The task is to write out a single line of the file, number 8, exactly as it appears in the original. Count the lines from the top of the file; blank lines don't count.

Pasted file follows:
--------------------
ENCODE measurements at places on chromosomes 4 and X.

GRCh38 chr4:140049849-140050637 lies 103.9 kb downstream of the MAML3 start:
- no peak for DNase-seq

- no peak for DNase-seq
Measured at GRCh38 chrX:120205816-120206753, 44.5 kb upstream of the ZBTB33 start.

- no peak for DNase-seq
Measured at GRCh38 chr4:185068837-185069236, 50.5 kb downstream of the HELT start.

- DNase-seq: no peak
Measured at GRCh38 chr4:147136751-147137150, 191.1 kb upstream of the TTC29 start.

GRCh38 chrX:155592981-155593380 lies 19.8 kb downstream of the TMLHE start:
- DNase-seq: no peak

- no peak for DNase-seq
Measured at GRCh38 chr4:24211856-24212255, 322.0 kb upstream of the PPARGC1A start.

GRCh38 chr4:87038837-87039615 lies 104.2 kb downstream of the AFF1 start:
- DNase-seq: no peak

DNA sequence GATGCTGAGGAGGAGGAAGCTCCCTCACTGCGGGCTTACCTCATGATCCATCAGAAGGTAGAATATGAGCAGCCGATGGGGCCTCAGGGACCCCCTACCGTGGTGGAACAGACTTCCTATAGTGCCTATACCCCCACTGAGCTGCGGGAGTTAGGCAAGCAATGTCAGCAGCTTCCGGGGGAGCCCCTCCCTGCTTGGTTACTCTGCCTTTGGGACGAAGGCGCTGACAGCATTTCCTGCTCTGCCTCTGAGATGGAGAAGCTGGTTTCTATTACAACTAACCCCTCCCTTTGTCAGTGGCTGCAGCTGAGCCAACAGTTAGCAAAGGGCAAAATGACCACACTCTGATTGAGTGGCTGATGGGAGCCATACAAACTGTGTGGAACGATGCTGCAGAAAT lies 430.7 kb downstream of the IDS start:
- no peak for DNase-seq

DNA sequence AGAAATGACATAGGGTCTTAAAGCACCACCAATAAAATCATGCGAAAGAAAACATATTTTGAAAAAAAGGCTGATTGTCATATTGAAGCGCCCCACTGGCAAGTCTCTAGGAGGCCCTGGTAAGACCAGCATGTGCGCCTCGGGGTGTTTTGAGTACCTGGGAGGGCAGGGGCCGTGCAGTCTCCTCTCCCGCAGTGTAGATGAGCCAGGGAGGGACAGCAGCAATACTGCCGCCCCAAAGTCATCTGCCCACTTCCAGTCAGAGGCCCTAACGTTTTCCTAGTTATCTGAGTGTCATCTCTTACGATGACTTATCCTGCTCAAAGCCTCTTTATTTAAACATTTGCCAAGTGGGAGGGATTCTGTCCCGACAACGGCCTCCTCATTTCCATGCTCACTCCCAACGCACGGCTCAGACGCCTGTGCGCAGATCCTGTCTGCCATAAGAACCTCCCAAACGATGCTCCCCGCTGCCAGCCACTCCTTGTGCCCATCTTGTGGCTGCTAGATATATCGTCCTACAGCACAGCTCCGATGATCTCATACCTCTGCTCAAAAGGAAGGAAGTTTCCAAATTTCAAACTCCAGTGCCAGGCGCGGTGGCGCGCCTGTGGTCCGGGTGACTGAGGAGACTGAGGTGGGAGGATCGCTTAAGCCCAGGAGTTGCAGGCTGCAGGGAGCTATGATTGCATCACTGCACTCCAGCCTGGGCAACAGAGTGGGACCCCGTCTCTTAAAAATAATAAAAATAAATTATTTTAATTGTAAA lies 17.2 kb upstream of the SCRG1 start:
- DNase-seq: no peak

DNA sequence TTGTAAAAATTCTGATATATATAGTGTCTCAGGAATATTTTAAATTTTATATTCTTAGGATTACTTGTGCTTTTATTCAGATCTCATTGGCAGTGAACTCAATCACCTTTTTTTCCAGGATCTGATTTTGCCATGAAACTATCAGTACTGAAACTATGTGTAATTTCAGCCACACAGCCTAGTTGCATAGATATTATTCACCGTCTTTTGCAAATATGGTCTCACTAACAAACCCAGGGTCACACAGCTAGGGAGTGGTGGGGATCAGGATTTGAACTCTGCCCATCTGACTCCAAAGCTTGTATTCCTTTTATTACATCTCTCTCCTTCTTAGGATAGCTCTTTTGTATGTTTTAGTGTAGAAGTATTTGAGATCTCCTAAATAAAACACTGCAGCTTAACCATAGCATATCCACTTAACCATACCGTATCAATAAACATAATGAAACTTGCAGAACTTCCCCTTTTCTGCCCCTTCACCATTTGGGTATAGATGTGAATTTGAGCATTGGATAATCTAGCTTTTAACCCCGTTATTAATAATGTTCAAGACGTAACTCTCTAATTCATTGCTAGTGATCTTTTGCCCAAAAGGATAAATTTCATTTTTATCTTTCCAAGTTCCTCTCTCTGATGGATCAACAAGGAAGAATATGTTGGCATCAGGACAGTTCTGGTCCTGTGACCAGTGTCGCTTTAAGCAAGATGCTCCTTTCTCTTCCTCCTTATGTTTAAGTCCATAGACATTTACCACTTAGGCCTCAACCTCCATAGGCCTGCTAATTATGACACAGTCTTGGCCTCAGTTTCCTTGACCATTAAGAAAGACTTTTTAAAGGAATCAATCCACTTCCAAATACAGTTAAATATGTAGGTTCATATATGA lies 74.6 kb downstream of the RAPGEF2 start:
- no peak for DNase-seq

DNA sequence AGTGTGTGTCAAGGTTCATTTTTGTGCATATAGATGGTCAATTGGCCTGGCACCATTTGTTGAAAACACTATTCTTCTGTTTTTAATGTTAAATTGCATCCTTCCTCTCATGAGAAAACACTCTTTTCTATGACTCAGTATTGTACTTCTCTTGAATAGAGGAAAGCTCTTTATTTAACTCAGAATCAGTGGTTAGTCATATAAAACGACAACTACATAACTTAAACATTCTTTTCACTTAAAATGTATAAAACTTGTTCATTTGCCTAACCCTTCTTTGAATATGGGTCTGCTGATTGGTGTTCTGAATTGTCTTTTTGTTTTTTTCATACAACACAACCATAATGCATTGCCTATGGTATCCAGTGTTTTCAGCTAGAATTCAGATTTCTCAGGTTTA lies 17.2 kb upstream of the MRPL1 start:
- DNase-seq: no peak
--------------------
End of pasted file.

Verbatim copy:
- DNase-seq: no peak